Below is a list with tagged columns and company profiles.

Today's Headlines Rupiah

  • Good Start of the Week for Indonesian Stocks & Rupiah

    Good Start of the Week for Indonesian Stocks & Rupiah

    Most stocks in the Southeast Asian region were in green territory on Monday (20/08). So was Indonesia's benchmark Jakarta Composite Index. The index rose a whopping 1.87 percent to close at 5,892.19 points at the first trading day of the new week, pairing some of the losses it has suffered in recent weeks.

    Read more ›

  • Bank Indonesia Raises Key Interest Rate to 5.50% at August Meeting

    Bank Indonesia Raises Key Interest Rate to 5.50% at August Meeting

    The central bank of Indonesia raised its benchmark interest rate (the seven-day reverse repo rate) by 25 basis points (bps) to 5.50 percent at the August 2018 policy meeting. The decision was in line with our expectations as heavy pressures have been affecting the rupiah after the collapse of the Turkish lira.

    Read more ›

  • Indonesian Stocks & Rupiah Under Pressure as Collapse Lira Persists

    Indonesian Stocks & Rupiah Under Pressure as Collapse Lira Persists

    Indonesian assets are under pressure on Monday (13/08). By 16:00 pm local Jakarta time, the Indonesian rupiah had depreciated 0.90 percent to IDR 14,608 per US dollar, while the benchmark Jakarta Composite Index had plunged 3.55 percent. Although all emerging markets in Asia are under pressure on Monday, Indonesia is seemingly the most fragile one.

    Read more ›

  • Renewed Pressures Push Indonesia's Rupiah to IDR 14,550 per US Dollar

    Renewed Pressures Push Indonesia's Rupiah to IDR 14,550 per US Dollar

    The Indonesian rupiah had been fairly stable against the US dollar since Bank Indonesia's aggressive 0.50 percent rate hike in late-June (a move that caught many by surprise). However, after the central bank of Indonesia decided to leave its benchmark interest rate unchanged at the July policy meeting (which was concluded on Thursday, 19/07), the rupiah has become under heavy pressure again.

    Read more ›

  • Current Account Deficit Indonesia Expected to Widen to 2.5% of GDP

    Current Account Deficit Indonesia Expected to Widen to 2.5% of GDP

    The current account deficit of Indonesia could widen to 2.5 percent - or more - of the nation's gross domestic product (GDP) in the second quarter of 2018 according to Bank Indonesia's Senior Deputy Governor Mirza Adityaswara. He added that a current account deficit below 3 percent of GDP is still in the safe zone. Dividend payouts are expected to put additional pressure on the Q2-2018 current account deficit of Indonesia.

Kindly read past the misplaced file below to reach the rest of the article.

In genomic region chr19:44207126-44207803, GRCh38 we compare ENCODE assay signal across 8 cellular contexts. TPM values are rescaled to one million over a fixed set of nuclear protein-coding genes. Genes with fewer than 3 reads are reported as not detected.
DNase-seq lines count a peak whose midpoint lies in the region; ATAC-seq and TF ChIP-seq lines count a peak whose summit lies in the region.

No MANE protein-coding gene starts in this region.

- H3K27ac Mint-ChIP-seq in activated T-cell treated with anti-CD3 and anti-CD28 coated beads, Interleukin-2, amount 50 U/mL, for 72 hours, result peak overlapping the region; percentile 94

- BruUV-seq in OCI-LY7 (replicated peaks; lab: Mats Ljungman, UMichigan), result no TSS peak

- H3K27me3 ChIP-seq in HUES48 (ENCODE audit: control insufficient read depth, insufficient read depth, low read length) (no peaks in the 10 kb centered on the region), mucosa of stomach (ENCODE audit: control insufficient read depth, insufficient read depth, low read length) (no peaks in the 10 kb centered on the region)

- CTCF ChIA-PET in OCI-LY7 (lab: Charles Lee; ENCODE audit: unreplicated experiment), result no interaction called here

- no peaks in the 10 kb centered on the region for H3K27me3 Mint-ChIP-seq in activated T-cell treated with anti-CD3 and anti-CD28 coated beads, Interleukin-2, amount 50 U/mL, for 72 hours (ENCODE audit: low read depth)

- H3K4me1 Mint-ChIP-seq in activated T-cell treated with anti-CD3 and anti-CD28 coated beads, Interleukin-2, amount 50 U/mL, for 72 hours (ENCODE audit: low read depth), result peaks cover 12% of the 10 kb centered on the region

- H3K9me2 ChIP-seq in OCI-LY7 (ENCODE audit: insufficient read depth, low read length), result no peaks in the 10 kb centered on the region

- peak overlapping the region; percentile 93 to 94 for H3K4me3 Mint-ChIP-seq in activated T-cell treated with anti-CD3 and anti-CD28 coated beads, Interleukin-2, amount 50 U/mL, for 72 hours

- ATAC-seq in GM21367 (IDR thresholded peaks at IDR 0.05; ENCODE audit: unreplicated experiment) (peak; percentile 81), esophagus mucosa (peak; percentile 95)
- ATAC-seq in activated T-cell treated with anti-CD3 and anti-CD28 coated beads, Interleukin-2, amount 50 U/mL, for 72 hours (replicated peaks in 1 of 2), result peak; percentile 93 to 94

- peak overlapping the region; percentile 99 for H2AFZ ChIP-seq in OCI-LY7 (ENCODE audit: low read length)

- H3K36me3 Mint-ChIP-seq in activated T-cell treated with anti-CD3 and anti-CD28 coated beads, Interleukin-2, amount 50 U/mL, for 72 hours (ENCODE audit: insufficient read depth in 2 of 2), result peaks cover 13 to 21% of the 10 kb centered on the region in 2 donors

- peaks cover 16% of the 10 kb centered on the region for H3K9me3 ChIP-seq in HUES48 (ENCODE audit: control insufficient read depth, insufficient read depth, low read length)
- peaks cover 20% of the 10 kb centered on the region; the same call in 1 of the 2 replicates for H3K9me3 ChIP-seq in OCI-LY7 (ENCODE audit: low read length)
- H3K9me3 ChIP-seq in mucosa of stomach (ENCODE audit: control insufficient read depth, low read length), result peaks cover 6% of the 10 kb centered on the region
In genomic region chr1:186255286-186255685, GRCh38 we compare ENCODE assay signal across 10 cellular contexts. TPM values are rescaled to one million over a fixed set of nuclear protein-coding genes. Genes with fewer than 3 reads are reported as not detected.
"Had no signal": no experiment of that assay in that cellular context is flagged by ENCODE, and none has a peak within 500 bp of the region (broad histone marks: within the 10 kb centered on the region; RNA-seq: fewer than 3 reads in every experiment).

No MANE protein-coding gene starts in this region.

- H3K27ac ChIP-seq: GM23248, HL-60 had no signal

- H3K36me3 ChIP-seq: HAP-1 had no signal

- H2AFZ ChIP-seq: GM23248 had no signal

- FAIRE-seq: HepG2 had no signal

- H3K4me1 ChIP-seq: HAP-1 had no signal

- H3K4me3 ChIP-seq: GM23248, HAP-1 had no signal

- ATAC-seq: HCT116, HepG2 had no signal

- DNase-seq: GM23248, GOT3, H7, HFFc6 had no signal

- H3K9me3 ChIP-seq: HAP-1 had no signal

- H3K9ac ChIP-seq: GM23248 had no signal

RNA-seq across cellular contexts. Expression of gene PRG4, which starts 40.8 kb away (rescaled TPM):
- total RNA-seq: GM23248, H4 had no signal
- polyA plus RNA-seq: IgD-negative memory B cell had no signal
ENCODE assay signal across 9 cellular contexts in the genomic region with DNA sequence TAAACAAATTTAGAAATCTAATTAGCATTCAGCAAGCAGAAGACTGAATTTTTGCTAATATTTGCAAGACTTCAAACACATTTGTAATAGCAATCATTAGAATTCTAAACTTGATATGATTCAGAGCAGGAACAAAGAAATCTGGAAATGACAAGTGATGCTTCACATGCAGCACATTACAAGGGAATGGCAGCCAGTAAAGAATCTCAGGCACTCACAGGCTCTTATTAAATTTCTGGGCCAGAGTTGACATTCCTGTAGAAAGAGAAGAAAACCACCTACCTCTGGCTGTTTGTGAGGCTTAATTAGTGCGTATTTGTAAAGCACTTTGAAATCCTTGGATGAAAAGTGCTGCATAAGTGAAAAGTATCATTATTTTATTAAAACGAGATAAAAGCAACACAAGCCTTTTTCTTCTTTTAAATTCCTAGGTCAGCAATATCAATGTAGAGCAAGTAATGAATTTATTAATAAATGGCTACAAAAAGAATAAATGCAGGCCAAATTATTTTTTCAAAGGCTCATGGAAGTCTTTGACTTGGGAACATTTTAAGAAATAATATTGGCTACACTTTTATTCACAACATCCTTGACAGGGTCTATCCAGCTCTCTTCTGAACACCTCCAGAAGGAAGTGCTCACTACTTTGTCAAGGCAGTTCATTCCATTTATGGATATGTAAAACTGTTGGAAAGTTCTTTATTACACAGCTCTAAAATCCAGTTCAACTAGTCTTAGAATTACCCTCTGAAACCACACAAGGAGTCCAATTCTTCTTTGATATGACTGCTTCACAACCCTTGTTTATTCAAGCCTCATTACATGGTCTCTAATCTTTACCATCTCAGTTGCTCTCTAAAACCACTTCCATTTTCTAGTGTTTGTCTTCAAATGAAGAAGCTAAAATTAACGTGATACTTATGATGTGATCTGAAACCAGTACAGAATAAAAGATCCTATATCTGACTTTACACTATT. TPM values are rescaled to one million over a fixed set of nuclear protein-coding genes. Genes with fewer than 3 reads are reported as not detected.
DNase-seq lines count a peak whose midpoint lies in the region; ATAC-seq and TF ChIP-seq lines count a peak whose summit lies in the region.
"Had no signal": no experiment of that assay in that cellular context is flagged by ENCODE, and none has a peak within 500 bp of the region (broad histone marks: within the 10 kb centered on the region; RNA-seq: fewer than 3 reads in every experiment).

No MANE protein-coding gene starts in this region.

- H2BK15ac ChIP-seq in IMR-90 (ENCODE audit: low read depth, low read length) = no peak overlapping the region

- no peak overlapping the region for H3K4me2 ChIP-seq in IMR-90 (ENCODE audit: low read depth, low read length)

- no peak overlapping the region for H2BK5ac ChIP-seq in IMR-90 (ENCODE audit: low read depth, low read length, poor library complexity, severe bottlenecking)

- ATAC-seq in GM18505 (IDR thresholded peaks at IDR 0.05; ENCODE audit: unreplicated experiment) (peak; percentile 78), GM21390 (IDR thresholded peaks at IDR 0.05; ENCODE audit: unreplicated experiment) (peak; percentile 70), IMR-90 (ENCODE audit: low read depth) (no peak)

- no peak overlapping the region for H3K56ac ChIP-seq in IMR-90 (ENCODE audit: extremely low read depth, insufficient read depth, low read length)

Read more ›

  • Impact of the Weak Rupiah on Indonesia's Food & Drink Industry

    Impact of the Weak Rupiah on Indonesia's Food & Drink Industry

    In theory the weak rupiah makes Indonesian export products more competitive on the global market. However, when the content of those export products contain a high degree of imported raw materials, then the positive effect of a weak rupiah is disabled. And the situation is similarly complicated for those companies that import a high degree of raw materials to make products that are sold on the domestic market. They could of course simply raise retail prices. However, the consequence is that demand for the products could drop.

    Read more ›

  • Indonesia's Foreign Exchange Reserves Tumble for 5th Straight Month

    Indonesia's Foreign Exchange Reserves Tumble for 5th Straight Month

    The central bank of Indonesia (Bank Indonesia) announced that the nation's foreign exchange reserves had fallen to USD $119.8 billion (per end June 2018), thus declining USD $3.1 billion compared to the position in the preceding month. As such, the recent trend continued: Indonesia's foreign exchange assets have now fallen for five straight months after touching a record high of nearly USD $132.0 billion in January 2018 (see table below).